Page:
MTSS occurs due to the irritation of the attachment of one of your calf muscles (soleus) to the lower, inner portion of your tibia or shin.  Similar to stress fractures in the bone, the tissue that attaches this muscle to the tibia will thicken and strenghten its attachment over time.  The bone will also adapt in the same area. If you over achieve, you might stress the tissue or bone … and it can be VERY painful .  Other factors can contribute, but they are very complex.  Over-pronation might be more common in people with MTSS, but it does not appear to be causative.  There is a lot of interest in impact reduction to diminish the risk of injury.  Some “experts” favor a mid-foot strike, while other “experts” suggest the use of “low-drop” shoes.  The jury is out, but some papers suggest that low drop shoes might be better and impact force reduction than a mid-foot strike.

Medial tibial stress syndrome will get better for most everyone — with rest.  I know, you have a marathon to run, etc, etc… unfortunately you need to get over that :-(   Many docs might give you orthotics, boots, etc… but the literature shows that rest is as good if not better than any other treatment for medial tibial stress syndrome.   Here are exercises for those who suffer from medial tibial stress syndrome.  Surgery for medial tibial stress syndrome is nearly never necessary.

Achilles Tendinopathy

The achilles tendon has brought down mythical warriors and many runners.  This recent post goes into depth on diagnosis and management of achilles tendinopathy.   Most of you who are suffering from achilles tendinopathy or achilles tendonitis are guilty of a training error.  That means you might be training to hard, or too fast and your achilles tendon can function as a training barometer.

Stretching is generally beneficial for many.  Static stretching and eccentric stretching are both useful, depending on how painful your achilles is when you start a recovery program.   Unfortunately, achilles tendinosis can be a recalcitrant problem that keeps coming back. And sadly, PRP injections, etc are not beneficial in this area.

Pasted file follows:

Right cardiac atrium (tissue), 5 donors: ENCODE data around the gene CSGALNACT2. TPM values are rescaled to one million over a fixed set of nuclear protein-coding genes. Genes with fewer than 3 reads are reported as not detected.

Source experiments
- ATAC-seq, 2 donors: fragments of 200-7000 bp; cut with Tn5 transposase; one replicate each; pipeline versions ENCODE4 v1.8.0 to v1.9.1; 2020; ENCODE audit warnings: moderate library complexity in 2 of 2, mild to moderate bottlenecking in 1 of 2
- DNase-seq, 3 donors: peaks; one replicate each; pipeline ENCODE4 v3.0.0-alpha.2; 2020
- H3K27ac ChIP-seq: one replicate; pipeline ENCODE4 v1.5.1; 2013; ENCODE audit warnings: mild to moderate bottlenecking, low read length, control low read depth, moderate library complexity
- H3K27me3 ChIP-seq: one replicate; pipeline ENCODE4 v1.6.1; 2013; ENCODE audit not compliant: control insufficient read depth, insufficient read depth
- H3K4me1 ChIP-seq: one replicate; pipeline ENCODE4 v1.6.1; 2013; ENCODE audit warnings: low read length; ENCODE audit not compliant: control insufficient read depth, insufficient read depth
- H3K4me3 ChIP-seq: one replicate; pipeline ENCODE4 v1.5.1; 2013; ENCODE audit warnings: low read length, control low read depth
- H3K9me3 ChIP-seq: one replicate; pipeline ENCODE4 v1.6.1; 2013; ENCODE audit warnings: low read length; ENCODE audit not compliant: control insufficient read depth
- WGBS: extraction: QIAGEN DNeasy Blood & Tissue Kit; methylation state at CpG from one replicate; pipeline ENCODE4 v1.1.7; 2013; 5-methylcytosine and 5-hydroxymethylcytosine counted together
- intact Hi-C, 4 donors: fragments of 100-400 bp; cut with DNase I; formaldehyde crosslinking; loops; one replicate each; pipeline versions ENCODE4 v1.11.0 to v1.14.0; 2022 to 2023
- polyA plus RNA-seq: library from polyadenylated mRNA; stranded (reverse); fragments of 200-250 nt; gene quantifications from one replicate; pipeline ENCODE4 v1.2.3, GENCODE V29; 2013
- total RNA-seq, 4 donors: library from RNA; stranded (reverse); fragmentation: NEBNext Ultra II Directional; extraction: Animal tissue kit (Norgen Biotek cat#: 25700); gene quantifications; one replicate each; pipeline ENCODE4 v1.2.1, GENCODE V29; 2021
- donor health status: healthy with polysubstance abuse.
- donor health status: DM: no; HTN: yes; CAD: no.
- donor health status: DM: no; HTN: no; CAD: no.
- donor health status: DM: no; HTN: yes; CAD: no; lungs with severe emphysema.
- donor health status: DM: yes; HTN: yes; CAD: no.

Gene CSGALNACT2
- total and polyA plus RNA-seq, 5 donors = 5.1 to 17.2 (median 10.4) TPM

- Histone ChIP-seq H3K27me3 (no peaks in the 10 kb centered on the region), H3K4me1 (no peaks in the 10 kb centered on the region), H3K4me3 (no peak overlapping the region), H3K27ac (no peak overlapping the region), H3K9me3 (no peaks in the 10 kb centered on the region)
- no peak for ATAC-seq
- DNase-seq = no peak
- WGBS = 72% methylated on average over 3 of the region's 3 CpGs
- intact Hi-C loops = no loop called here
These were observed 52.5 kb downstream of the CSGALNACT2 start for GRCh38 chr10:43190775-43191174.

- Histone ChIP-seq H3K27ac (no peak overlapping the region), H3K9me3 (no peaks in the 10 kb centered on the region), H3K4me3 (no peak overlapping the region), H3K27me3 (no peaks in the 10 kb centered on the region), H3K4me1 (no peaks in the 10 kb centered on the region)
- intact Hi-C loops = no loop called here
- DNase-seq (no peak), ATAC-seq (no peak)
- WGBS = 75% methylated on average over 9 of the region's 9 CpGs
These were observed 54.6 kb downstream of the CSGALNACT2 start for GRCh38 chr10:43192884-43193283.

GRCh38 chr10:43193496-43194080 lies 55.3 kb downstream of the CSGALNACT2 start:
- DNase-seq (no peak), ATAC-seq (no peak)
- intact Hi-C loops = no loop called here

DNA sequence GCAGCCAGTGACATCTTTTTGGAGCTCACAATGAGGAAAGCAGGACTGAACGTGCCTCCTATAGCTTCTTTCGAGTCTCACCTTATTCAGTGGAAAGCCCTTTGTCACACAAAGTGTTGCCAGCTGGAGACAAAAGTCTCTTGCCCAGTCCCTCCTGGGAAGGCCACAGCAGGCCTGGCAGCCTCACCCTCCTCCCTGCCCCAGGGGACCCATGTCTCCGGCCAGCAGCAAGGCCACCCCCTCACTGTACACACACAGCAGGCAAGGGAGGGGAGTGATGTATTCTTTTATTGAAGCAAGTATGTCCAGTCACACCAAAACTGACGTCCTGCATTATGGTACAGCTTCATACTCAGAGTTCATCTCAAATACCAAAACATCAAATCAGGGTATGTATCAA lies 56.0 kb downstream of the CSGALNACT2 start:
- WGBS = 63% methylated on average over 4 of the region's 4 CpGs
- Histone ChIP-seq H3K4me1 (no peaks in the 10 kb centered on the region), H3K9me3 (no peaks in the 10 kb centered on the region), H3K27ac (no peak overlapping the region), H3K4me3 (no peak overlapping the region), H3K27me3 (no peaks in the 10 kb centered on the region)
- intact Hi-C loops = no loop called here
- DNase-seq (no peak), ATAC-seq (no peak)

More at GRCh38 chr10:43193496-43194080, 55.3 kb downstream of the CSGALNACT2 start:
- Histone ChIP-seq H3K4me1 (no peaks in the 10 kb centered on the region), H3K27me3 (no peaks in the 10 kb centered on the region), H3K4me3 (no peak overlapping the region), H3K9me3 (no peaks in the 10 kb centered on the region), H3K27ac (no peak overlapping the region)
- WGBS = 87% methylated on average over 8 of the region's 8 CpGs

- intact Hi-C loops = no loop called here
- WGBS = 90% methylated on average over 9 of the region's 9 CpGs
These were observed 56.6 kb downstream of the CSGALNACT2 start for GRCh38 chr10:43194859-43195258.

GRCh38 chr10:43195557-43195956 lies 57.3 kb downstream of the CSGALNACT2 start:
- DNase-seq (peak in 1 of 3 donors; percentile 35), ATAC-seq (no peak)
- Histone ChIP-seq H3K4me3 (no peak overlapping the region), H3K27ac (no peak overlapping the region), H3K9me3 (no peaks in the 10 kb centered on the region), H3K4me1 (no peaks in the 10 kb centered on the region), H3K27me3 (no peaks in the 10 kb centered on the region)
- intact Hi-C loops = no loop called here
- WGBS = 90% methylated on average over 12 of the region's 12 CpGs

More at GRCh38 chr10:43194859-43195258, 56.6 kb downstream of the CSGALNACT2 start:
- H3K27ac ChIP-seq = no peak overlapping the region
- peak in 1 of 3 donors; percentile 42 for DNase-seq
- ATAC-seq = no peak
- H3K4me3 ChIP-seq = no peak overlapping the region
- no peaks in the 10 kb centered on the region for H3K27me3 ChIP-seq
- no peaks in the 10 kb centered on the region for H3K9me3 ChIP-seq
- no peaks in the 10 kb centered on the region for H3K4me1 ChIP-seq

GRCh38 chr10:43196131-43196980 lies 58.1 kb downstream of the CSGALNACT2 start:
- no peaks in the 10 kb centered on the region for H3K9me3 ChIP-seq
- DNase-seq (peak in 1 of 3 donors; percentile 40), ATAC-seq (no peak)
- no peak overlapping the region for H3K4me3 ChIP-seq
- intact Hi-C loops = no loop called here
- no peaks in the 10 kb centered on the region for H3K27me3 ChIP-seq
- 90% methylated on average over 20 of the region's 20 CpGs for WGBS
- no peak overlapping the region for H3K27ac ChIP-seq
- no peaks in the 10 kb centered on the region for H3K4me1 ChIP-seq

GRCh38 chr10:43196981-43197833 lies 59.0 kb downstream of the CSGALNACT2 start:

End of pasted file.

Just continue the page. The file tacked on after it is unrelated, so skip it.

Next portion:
Ilio-Tibial Band Friction Syndrome

ITB Syndrome is a very common cause of pain on the outside of your knee.  You will find it very tender to touch as well.  ITB Syndrome is caused by the ITB tendon on the side of our leg popping over the side of our femur repetitively.  Physical therapy, foam rolling, rest, NSAIDS, and perhaps an injection will usually nip this in the bud early.  See the article in this blog for more in-depth information.

Runners Knee

A runners knee is also referred to as anterior knee pain syndrome (AKPS).  The term runners knee has been mis-used to describe anything that bothers a runners knee :-).  However, it is a very common and distinct entity unto itself.  It is characterized by pain in the front of the knee.  It can be mild or severe.  The actual cause is unknown.  All patients with a runners knee have weak HIP musculature and poor pelvic and core stability… but that does not mean that weak hip muscles are the cause of AKPS.  I go into far more depth on AKPS in this post and this post as well.

Most of you with a runners knee will respond very well to a program to improve your core stability (planks, etc), and a dedicated hip strengthening program hitting all the muscle groups.

Hats off and congrats to all of you who plan to run the NYC marathon this coming November.  This will be a busy time in my Hawthorne office in Westchester County.  Feel free to stop by… sooner rather than later if you feel you might be suffering from an overuse running injury or if you feel you are at risk for one.


Disclaimer:  this information is for your education and should not be considered medical advice regarding diagnosis or treatment recommendations. Some links on this page may be affiliate links. Read the full disclaimer.

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About the author:

Howard J. Luks, MD

Howard J. Luks, MD

A Board Certified Orthopedic Surgeon in Hawthorne, NY. Dr. Howard Luks specializes in the treatment of the shoulder, knee, elbow, and ankle. He has a very "social" patient centric approach and believes that the more you understand about your issue, the more informed your decisions will be. Ultimately your treatments and his recommendations will be based on proper communications, proper understanding, and shared decision-making principles – all geared to improve your quality of life.